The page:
This Charleston Georgian Is Still A Beauty After 275 Years

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Take me to Church! This historic Charleston beauty is what we all need right now. Get your mind off the media and dive into the dreamy Capers-Motte House at 69 Church Street in Charleston’s desirable South of Broad neighborhood. Let’s peek inside, shall we?

A Charleston Prize Backing To Ford Court

First off, we are in awe of this Charleston treasure. In fact, the breathtaking restoration will make your jaw drop. Considering the residence is 275 years old, it is remarkable how the owners brought it to life. Period details and designer touches abound!

And while the renovation nods to the estate’s original character, it also manages to remain fresh and livable for modern-day. So much so, you may have a hard time discerning which is more appealing, the interiors or the outdoors.

The Charleston stunner sits on a lush .29-acre lot with abundant heirloom camelia bushes. Outside, it boasts five landscaped garden rooms, a pool, and high brick walls for ultimate privacy. All of this backs to Ford Court, making it a rarity indeed! 

Exquisite Main Residence, Plus A Guest House

The elegant main house affords seven-bedrooms, eight-bathrooms, and a light-filled 8,524 square feet. But you’ll also enjoy a two-bedroom, two-bathroom kitchen house, which is suitable for guests or live-in staff. 

Richly Appointed With Charleston Flair

The Category 1 Georgian double house has a stunning ballroom, a grand drawing room, and a cypress paneled library. But the 15 fireplaces with King of Prussia marble surrounds, delft tiles, plus bespoke millwork and moldings are sure to make you swoon.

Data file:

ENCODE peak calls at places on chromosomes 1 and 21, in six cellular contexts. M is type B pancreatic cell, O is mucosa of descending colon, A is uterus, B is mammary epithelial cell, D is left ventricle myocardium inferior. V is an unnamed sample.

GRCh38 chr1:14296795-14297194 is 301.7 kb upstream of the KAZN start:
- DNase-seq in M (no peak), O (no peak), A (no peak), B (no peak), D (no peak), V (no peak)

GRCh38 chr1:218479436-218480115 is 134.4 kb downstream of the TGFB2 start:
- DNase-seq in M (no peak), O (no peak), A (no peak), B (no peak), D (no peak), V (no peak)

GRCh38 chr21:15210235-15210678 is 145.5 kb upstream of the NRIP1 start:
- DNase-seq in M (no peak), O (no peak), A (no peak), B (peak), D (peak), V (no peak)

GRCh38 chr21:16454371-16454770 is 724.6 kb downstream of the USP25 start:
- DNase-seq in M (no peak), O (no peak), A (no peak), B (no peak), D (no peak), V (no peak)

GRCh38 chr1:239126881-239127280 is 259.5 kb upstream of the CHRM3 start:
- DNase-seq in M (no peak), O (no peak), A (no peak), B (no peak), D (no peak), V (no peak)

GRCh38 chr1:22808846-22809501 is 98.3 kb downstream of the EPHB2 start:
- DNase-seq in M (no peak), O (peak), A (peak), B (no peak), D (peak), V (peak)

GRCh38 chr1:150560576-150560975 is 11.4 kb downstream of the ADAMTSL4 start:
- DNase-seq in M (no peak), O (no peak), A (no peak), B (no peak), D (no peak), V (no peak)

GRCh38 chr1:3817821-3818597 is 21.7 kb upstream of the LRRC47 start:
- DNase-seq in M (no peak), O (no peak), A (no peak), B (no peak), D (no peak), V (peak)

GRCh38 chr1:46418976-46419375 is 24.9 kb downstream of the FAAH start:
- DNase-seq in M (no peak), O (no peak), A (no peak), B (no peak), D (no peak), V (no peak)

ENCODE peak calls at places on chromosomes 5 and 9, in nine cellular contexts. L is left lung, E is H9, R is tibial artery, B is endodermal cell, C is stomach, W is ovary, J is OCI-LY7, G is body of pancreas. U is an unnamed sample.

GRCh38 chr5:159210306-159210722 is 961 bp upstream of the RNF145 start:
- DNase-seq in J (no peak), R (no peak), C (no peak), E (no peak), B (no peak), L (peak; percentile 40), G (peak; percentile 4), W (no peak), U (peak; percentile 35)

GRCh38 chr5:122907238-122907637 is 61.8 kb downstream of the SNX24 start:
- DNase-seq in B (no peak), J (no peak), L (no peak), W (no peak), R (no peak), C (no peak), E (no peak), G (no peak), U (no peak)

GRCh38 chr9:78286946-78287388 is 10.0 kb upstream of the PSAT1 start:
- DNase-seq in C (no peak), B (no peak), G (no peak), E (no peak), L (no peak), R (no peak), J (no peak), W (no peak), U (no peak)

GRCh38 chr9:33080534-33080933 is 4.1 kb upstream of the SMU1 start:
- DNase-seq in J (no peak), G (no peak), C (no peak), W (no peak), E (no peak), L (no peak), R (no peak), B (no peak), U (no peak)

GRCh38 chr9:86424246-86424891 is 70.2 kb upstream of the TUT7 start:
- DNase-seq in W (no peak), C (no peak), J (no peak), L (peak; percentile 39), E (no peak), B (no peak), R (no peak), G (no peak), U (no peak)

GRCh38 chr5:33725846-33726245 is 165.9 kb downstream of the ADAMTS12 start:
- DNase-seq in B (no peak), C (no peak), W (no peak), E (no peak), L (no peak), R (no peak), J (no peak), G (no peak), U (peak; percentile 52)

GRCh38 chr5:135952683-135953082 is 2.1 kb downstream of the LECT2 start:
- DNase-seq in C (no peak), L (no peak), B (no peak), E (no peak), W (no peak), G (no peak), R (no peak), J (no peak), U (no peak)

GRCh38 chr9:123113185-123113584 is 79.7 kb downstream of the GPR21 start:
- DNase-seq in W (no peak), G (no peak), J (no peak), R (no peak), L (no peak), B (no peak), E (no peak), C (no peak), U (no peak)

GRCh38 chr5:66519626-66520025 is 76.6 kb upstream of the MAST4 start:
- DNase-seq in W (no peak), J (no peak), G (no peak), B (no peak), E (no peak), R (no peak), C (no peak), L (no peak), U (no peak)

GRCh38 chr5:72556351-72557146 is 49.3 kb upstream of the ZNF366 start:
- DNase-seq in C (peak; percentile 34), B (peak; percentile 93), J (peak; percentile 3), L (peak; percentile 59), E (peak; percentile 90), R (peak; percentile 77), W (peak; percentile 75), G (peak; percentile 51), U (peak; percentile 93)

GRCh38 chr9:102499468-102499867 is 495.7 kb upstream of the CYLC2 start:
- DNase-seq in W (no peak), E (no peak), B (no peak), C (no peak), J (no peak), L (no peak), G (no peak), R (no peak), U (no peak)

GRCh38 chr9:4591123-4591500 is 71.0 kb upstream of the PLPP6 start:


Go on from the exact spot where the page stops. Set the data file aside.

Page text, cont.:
Home To Politicians And Famous Artists Alike

Even more intriguing is the home’s history. Here is an excerpt from the listing, which provides the backstory in great detail. 

The fine property has been the home of several notable South Carolinians. Likely built by Richard Capers, the house was later purchased by Colonel Jacob Motte, who served as treasurer for the colony for 27 years. Meetings of the Commons House of Assembly were held in the house, likely in the second-floor drawing room, prior to the construction of the historic state house in 1791.

Motte’s son, also Jacob Motte, married Rebecca Brewton, daughter of goldsmith Robert Brewton and sister of Miles Brewton. In 1778, Colonel James Parsons occupied the house. He was a member of the Continental Congress and had been offered the vice presidency of South Carolina before the formation of the United States. The house was extensively damaged during the Civil War.

In 1869, the widow Eliza Middleton Huger Smith purchased the property, and restored it. Her granddaughter, Alice Ravenel Huger Smith, became Charleston’s first chronicler of the city’s architecture and is one of the most celebrated artists of the early 20th century Charleston Renaissance. Many of her watercolors and sketches depict scenes from the windows of 69 Church. Her book, The Dwelling Houses of Charleston, was published in 1917.

The house was purchased in 1969 by Anthony and Jessica Cecil, who restored it to its Georgian and Adam period appearance, and eventually ran a bed and breakfast at the house. The current owners purchased the house in 1998 and undertook extensive renovations to bring the house back to its current, and former, glory.

Now Is Your Chance To Own A Piece Of History

For just under $10 million, you can write the next chapter in this Georgian estate’s history. Are you up for the task? 

Mary Lou Wertz with Maison Real Estate has listed 69 Church Street, Charleston for $9.995 million.